[Guess what? These capsules aren't meant as reviews. Most of these pilots will undergo at least minor -- and possibly major -- alterations, tweaks and recastings before they make it on air in the fall. These are, however, my first impressions:]
Show: "Kidnapped" (NBC - Drama)
The Pitch: "Well, see, there's this kidnapping..."
Quick Response: In the battle of kidnapping conspiracy shows, I prefer this one to FOX's "Vanished." It's a darker, moodier, more testosterone driven show that FOX's and it also doesn't seem to have come out of FOX's serialized drama factory line. That means that I can't necessarily predict all of the vast conspiratorial plotlines, which is both a positive and a negative -- i.e. while I know basically where "Vanished" is going forward, after watching the pilot, I'm a bit less sure how "Kidnapped" will string itself out over a full season. I'm also a bit iffy on Jason Smilovic's writing. Unlike "Vanished," "Kidnapped" has a very clear voice, which is the same muscular sub-Mamet blather than was cute for a while in "Lucky Number Slevin" but ran out of steam. Mostly, the biggest advantage "Kidnapped" has is its cast, which is phenomenal. Heck, I was able to accept Jeremy Sisto as a tough guy within seconds. And I have a policy wherein I endorse ANYTHING featuring Ricky Jay. Plus, it has James Urbaniak from "Henry Fool" as a badass assassin. Throw in Tim Hutton, Dana Delany, Mykelti Williamson, Delroy Lindo and Linus Roache and there's some crazy acting going on in this pilot, certainly enough to make me want to tune in a second time.
Desire To Watch Again: Moderate
Possible Role For Eric Balfour: I'm not sure that there's an obvious part for Balfour, but in future episodes, he could probably play either a hotshot young FBI agent or a hotshot young kidnapper.
Show: "Twenty Good Years" (NBC - Drama)
The Pitch: "Shticky Old Men"
Quick Response: Yeah, yeah. John Lithgow and Jeffrey Tambor are television comic treasures. You don't need to convince me. And, apparently, you don't need to convince them. I don't recall the last pilot I saw that features this much mugging. There are several instances where Tambor's character actually seems to look out at the studio audience with a "That Crazy Lithgow!" shrug. Yes, these two pros produce chuckles where no other living actors possibly could, but there's so much schmaltz they might as well bring in John Larroquette and just let them all eat scenery for 22 minutes per episode. The pilot has exactly two characters and no hint at a viable or interesting ongoing plot. Also, despite the numerical similarities, this isn't going to make a good lead-in for "30 Rock," which is smarter, more innovative and just plain better.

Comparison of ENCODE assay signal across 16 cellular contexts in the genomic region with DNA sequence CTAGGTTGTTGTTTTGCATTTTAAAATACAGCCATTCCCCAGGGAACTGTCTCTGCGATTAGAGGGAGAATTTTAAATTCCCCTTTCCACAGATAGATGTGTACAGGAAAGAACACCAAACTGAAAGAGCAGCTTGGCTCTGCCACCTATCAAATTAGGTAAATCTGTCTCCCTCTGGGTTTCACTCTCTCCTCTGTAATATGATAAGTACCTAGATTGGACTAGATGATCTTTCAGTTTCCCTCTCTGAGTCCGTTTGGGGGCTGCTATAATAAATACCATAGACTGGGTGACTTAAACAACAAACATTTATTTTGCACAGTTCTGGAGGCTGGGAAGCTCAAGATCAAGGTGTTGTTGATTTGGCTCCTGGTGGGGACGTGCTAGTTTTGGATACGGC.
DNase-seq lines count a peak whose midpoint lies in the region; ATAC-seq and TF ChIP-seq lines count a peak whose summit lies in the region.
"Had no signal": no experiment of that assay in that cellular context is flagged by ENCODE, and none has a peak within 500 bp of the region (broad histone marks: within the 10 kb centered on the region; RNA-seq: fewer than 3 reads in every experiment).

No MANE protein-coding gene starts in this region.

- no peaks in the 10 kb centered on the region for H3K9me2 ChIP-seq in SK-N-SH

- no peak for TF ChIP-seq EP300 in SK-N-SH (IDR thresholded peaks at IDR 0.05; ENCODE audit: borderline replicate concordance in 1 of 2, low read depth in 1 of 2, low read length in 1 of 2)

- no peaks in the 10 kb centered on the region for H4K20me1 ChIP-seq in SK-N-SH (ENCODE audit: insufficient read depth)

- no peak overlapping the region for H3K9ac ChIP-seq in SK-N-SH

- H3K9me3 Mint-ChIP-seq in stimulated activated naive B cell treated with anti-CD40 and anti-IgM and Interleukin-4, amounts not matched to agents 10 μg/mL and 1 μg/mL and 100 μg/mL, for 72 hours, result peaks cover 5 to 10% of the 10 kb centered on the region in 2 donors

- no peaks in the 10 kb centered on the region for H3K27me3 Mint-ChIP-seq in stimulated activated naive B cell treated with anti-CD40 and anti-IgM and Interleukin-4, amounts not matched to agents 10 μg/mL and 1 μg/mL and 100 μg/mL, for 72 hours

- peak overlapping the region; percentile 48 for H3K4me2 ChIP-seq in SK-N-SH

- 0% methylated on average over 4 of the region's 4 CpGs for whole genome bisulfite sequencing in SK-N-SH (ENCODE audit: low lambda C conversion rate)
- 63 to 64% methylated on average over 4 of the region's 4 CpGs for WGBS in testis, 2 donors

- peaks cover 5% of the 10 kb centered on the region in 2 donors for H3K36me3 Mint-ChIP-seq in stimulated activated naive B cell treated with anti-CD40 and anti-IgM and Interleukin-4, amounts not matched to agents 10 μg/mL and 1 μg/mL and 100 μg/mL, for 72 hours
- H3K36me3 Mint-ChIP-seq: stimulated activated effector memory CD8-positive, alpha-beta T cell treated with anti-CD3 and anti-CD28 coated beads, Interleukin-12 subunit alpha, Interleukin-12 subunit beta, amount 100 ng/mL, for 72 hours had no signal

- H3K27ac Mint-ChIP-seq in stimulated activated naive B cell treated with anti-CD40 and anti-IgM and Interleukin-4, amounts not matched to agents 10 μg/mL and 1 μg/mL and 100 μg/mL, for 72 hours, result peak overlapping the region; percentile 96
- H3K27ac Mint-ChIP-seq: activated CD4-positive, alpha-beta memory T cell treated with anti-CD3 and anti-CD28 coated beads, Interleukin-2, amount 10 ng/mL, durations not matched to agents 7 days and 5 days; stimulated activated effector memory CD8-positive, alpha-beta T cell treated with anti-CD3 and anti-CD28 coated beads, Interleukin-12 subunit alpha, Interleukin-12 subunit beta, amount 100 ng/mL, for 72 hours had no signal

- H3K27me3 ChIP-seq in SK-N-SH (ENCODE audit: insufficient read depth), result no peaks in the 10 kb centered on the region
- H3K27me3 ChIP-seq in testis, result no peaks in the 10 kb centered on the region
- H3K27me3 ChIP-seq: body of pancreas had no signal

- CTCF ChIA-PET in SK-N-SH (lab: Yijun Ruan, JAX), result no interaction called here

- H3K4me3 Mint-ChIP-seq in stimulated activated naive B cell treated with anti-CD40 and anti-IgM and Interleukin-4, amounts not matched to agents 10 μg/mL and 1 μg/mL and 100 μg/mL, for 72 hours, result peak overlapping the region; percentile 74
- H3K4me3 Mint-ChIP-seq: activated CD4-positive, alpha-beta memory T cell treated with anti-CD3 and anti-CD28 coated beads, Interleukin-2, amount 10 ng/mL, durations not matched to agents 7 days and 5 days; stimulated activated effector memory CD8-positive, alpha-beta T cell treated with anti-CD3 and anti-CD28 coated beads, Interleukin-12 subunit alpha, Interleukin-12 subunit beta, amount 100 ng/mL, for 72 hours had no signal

Desire To Watch Again: Minimal
Possible Role For Eric Balfour: Sure. Balfour could play Tambor's son, a goofy male model with no professional aspirations beyond just being pretty. The character isn't funny in the pilot, so Balfour couldn't hurt.
Show: "The Black Donnellys" (NBC - Drama)
The Pitch: "The O'Sopranos" (I'd have gone with "The O'Soprans," but that might have been confusing)
Quick Response: I've always liked Paul Haggis more as a TV guy than as a movie guy, even if my appreciation for him on TV is mostly due to the brilliance of "EZ Streets" and my antipathy for him in film is mostly due to the overblown melodrama of "Crash." And you'd know in an instant that this was a Haggis show, even if it didn't close with a five minute musical montage that sets up the rest of the series. There are interesting characters and near-literary depth, despite the brief running time. I like the New York settings (that's another thing I preferred about "Kidnapped" versus "Vanished," that I actually knew where it was taking place) and the cast is an interesting mixture of fresh young faces and really familiar older character actors. I was particularly impressed with how attractive Olivia Wilde is as a brunette. As my colleague Rick observes, though, "The Black Donnellys" really doesn't feel like it should be a contemporary show. It should be set in the '30s or in the '50s or in the '70s, but it seems a bit disconnected with anything pertaining to modern New York. But what do I know?
Desire To Watch Again: Moderate-to-Strong
Possible Role For Eric Balfour: As sad as it may be, Eric Balfour is probably too recognizable for this ensemble, despite the fact that he's aesthetically and demographically appropriate for any of the four main parts.
What're you lookin' forward to?